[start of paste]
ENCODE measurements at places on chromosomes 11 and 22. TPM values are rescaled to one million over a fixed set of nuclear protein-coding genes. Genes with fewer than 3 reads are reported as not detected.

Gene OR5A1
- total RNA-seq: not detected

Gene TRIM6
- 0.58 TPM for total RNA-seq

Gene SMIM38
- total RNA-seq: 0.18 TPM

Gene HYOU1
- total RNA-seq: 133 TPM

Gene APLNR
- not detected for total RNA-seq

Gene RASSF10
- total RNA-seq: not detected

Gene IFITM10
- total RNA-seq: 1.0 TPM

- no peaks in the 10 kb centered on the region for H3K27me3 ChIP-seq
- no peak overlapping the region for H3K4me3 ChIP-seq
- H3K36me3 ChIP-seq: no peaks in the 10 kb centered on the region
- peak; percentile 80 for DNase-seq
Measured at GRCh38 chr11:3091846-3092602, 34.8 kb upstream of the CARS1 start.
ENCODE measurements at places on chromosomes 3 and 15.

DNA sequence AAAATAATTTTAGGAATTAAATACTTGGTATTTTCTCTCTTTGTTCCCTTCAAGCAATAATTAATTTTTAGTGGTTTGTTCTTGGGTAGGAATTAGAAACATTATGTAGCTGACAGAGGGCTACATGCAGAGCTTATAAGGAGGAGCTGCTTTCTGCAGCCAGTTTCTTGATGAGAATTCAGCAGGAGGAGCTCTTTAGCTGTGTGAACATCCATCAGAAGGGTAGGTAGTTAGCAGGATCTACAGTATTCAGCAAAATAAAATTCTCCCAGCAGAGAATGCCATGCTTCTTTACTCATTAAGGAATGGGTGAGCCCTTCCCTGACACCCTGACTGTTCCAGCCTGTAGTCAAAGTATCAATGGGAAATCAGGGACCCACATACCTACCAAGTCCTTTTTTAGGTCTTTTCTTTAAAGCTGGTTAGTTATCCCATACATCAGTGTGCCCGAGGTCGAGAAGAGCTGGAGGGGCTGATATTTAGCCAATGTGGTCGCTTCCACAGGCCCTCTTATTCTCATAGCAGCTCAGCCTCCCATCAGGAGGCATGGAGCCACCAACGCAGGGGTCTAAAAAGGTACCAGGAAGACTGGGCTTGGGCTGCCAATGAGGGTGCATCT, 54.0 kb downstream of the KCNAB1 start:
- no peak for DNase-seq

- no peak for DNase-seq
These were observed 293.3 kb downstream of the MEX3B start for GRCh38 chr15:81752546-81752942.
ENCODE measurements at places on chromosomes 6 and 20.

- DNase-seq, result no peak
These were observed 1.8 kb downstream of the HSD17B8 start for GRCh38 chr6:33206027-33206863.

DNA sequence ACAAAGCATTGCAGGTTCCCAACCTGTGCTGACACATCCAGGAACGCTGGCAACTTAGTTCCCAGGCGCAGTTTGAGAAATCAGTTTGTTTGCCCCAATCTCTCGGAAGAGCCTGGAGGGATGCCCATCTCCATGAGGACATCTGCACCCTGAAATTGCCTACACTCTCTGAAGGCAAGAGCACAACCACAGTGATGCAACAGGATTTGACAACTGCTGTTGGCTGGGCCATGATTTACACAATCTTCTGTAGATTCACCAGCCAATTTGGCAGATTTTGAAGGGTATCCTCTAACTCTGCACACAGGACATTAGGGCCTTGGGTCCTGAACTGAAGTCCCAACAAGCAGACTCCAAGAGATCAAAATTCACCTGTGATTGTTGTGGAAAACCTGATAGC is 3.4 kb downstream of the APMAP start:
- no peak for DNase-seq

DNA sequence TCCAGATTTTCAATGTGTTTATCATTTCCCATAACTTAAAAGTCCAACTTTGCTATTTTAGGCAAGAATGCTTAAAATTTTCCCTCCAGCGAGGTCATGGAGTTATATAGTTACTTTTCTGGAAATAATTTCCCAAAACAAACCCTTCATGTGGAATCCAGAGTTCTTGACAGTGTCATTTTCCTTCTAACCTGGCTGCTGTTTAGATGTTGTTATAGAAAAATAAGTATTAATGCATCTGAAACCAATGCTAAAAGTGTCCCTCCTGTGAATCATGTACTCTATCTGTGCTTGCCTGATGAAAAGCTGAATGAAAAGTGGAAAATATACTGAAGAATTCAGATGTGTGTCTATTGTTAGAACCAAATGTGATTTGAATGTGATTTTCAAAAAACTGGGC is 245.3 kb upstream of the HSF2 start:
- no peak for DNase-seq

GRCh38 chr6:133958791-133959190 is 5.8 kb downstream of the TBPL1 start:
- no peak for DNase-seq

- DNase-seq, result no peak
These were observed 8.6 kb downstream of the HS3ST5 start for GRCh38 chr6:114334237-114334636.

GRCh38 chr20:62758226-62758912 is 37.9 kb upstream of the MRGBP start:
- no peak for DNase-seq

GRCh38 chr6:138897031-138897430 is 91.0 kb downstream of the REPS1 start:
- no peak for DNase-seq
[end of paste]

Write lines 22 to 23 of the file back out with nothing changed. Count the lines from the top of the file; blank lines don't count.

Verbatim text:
DNA sequence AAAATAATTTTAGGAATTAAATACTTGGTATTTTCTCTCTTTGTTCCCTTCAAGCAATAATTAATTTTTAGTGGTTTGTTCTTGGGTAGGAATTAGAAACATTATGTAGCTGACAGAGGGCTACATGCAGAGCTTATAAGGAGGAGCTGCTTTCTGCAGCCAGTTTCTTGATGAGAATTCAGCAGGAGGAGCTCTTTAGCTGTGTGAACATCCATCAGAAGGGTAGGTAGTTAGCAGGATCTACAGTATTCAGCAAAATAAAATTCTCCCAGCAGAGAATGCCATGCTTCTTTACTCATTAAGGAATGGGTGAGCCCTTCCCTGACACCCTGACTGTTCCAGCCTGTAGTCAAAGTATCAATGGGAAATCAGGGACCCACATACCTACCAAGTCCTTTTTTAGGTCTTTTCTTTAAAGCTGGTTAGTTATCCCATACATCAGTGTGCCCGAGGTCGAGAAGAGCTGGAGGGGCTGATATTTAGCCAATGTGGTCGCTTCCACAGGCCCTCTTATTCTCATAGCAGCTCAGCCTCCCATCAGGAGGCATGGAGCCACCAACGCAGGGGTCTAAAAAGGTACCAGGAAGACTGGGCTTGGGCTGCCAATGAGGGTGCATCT, 54.0 kb downstream of the KCNAB1 start:
- no peak for DNase-seq